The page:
We’re moving from first-generation cloud architecture to second-generation clouds integrating a variety of services and technologies, says OpenStack executive director Jonathan Bryce.


Melbourne, known for topping lists of the world’s most livable cities, recently played host to the third Australian OpenStack Day.

With three tracks—focused on business, innovation and technical aspects of OpenStack—the event offered something for everyone among 200-plus attendees and seeded lots of excitement for the upcoming OpenStack Summit in Sydney.

Virtually all attendees indicated by a raise of hands that they were residents of Australia or New Zealand, but that still brought in participants from afar—one attendee jumped on a red eye from Perth just to attend, with a flight home immediately after the sessions. Held at the Rydges Hotel in the historic city center, the venue served up retro decor including food carts and an entire wall of doughnuts.

Heidi Joy Tretheway in front of the doughnut wall.

About 20 percent of attendees also indicated they were using OpenStack for academic or research purposes, a much larger representation than the last User Survey, where 11 percent of users are involved in academics/research. With this large contingent and representation from OpenStack early adopter Australian research cloud NecTAR, hallway conversations were often research-focused.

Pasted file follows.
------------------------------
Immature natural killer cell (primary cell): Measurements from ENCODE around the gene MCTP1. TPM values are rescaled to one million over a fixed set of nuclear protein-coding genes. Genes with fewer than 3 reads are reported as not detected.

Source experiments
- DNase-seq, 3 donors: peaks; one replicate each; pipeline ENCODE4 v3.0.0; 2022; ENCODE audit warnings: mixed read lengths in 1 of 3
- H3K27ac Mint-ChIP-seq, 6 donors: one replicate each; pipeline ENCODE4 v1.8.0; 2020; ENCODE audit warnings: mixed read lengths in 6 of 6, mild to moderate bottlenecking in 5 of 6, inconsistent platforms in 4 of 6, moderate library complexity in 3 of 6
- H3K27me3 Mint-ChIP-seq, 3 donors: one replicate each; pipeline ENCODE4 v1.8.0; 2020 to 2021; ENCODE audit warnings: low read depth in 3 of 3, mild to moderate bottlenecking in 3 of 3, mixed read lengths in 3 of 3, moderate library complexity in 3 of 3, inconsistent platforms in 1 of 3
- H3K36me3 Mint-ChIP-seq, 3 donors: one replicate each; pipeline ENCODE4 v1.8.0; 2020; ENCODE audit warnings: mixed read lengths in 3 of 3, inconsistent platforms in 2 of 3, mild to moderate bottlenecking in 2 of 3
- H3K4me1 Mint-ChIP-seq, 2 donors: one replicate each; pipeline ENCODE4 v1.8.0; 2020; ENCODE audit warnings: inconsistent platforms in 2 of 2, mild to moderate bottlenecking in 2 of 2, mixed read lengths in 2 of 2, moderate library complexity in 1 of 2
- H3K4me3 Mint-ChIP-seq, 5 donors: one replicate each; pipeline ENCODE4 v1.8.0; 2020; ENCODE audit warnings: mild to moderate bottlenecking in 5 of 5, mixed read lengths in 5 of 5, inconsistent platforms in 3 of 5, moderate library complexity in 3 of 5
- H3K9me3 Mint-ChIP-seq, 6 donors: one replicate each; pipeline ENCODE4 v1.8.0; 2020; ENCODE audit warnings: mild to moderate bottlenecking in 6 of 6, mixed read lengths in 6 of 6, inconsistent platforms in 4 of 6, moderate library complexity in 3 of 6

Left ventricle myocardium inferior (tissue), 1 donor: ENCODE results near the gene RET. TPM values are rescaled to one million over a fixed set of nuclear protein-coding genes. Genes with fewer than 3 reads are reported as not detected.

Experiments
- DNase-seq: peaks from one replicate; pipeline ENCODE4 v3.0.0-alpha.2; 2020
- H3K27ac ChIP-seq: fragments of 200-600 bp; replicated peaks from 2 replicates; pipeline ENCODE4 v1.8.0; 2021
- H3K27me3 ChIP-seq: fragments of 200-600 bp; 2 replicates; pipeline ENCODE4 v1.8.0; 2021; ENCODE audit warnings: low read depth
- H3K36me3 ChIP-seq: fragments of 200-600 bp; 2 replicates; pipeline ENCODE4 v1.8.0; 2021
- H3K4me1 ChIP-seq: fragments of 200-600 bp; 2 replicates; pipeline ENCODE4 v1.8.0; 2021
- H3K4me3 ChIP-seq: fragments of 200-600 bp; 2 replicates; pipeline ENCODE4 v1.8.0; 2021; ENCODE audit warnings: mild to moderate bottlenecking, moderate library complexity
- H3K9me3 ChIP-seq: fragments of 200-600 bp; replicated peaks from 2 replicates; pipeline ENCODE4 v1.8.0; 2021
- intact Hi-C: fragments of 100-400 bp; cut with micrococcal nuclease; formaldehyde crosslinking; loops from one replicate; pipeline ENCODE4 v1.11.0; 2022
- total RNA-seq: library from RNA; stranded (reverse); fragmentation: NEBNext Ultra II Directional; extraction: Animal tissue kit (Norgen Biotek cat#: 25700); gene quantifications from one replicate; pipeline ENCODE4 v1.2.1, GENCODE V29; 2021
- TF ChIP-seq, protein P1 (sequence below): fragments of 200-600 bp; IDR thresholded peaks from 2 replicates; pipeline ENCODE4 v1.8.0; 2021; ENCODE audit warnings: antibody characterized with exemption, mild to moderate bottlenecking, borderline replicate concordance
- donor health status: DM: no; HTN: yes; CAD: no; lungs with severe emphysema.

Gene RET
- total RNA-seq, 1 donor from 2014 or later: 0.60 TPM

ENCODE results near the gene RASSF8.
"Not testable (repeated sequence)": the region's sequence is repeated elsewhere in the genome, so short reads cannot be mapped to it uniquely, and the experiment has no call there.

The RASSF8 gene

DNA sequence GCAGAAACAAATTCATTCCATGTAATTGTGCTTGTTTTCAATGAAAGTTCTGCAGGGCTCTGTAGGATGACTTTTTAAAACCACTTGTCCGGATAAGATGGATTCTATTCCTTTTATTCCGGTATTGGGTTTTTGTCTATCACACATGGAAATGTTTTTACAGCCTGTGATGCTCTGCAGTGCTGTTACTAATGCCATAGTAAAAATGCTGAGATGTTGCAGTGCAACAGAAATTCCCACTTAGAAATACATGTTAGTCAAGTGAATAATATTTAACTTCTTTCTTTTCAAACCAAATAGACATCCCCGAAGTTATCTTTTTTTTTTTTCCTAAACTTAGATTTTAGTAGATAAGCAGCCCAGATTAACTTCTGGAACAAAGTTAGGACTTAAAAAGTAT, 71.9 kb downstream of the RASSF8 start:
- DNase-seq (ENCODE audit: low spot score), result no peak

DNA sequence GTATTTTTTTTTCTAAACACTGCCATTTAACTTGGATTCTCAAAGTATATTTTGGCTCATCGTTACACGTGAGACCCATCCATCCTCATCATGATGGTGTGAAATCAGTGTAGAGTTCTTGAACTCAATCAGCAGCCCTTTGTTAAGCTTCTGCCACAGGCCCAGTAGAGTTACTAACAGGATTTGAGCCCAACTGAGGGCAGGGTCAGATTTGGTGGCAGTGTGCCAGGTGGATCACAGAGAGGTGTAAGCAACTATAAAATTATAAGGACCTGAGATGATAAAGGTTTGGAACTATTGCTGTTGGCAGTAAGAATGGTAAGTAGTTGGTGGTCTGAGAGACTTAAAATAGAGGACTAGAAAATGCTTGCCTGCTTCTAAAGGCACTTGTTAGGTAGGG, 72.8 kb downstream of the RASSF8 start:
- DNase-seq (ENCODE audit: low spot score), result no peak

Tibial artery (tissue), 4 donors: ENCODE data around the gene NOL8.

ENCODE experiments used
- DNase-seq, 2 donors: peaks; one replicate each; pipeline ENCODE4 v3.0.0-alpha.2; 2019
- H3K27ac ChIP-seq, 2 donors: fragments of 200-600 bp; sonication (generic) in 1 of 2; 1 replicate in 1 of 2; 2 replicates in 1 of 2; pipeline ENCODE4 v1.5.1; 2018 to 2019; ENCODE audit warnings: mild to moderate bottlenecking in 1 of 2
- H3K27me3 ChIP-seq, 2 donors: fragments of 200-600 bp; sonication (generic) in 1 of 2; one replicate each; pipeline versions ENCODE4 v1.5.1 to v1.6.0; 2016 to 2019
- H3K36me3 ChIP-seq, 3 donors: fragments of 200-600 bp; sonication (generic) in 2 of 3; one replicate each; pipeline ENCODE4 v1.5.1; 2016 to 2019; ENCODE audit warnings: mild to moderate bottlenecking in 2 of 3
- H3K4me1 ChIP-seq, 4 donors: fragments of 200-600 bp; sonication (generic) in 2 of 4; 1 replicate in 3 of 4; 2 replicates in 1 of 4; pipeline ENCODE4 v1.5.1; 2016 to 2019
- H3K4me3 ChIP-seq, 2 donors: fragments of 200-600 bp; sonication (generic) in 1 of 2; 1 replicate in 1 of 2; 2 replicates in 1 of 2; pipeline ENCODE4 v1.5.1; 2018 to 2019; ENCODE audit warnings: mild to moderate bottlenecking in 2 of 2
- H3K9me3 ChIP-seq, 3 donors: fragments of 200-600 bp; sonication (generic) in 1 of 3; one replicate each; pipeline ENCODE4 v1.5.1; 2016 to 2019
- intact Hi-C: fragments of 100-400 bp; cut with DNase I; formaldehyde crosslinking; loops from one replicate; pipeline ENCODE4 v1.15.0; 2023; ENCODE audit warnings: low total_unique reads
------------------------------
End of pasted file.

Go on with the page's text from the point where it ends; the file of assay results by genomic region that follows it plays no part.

Jonathan Bryce, executive director of the OpenStack Foundation, spoke during the keynote about the transition from first-generation cloud architecture focused on hyperscale and virtualization, to second-generation clouds now focused on integrating a variety of services and technologies.

His belief that “we’re at a tipping point in terms of cloud technology” caught the attention of Lifehacker Australia reporter Anthony Caruana who commented on Bryce’s point, “I think he’s right.” You can check out the full article here.

I led a session that walked attendees through insights from the most recent OpenStack User Survey, emphasizing Oceania’s limited representation in the most recent results—just 2 percent of the total respondents. It was a chance to encourage attendees to not only take the survey, but also to encourage colleagues in Asia Pacific to take the User Survey in their native language. The User Survey will be available in several languages, including Chinese, in July.

During his presentation later in the day, Adrian Koh from EasyStack added more data on open source use in China based on a separate survey. Presentations were recorded; you’ll be able browse the tracks and view recordings here: http://australiaday.openstack.org.au/

A view of the room between sessions.

One fun gem from presentations: a then-and-now comparison of common developer equipment. Avi Miller of Oracle presented what he called “kind of an ‘eating your own dog food’ case study,” and recalled a time when newly hired developers were issued a laptop and two physical racks. Now, he said, developers get their laptops and between 10 and 1,000 virtual machines, depending on the needs of their roles.

Another favorite quote comes from Andrew Boag, managing director of Catalyst IT, who argued that object storage is the future of storage. He offered this definition: “Complex problems are the ones that when we propose new solutions, what we end up changing is the problem.”